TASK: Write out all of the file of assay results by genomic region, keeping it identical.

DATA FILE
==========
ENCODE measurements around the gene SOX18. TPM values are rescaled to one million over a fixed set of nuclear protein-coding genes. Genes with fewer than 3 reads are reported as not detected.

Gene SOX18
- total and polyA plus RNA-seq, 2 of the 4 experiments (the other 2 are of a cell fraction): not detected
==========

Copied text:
ENCODE measurements around the gene SOX18. TPM values are rescaled to one million over a fixed set of nuclear protein-coding genes. Genes with fewer than 3 reads are reported as not detected.

Gene SOX18
- total and polyA plus RNA-seq, 2 of the 4 experiments (the other 2 are of a cell fraction): not detected